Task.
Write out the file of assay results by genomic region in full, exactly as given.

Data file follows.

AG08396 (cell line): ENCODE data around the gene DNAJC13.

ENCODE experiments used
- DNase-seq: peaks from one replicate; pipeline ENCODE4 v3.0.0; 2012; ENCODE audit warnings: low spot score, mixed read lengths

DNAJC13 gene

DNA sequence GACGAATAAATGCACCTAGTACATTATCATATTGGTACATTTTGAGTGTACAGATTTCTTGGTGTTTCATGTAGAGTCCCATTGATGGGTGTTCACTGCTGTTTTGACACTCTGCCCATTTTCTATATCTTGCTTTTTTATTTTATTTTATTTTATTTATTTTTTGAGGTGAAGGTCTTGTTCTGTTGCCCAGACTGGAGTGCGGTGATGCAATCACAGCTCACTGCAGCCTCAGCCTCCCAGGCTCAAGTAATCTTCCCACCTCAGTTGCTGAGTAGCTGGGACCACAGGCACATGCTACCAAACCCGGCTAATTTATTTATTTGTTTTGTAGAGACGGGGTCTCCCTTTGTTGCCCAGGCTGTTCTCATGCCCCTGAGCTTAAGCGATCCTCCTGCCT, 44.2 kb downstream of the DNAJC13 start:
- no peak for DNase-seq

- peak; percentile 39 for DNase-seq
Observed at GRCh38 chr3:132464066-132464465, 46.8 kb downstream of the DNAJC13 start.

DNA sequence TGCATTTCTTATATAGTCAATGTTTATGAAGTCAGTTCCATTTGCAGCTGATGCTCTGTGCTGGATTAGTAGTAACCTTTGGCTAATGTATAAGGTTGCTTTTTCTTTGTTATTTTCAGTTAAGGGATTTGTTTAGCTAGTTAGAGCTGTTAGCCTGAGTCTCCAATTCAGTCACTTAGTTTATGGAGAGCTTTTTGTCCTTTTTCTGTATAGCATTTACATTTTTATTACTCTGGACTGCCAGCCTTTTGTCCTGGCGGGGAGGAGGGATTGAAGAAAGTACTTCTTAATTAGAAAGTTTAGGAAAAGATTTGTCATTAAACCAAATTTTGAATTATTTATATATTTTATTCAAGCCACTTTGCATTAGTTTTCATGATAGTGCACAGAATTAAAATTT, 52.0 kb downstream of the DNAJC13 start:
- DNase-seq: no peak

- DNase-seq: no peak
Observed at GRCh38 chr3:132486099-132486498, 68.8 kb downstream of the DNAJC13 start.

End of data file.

AG08396 (cell line): ENCODE data around the gene DNAJC13.

ENCODE experiments used
- DNase-seq: peaks from one replicate; pipeline ENCODE4 v3.0.0; 2012; ENCODE audit warnings: low spot score, mixed read lengths

DNAJC13 gene

DNA sequence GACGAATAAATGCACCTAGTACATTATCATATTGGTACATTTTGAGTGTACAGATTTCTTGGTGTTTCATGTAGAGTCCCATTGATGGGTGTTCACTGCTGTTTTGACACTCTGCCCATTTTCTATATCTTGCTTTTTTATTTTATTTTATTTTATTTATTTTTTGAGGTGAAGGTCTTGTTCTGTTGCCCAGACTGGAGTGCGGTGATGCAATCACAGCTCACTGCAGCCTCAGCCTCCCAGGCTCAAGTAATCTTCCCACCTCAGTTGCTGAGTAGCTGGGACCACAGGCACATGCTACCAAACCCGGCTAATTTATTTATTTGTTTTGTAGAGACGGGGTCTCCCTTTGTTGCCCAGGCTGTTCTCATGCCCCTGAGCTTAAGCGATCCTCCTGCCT, 44.2 kb downstream of the DNAJC13 start:
- no peak for DNase-seq

- peak; percentile 39 for DNase-seq
Observed at GRCh38 chr3:132464066-132464465, 46.8 kb downstream of the DNAJC13 start.

DNA sequence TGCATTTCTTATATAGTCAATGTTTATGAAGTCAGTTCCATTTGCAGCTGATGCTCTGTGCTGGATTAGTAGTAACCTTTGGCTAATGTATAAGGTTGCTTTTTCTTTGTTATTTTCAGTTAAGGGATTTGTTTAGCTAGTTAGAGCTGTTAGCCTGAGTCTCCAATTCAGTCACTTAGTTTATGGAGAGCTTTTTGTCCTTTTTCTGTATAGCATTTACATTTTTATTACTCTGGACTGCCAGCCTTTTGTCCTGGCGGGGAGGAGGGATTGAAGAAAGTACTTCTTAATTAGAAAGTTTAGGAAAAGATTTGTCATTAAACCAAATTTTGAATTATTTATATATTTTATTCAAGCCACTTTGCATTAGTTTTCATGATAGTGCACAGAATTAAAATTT, 52.0 kb downstream of the DNAJC13 start:
- DNase-seq: no peak

- DNase-seq: no peak
Observed at GRCh38 chr3:132486099-132486498, 68.8 kb downstream of the DNAJC13 start.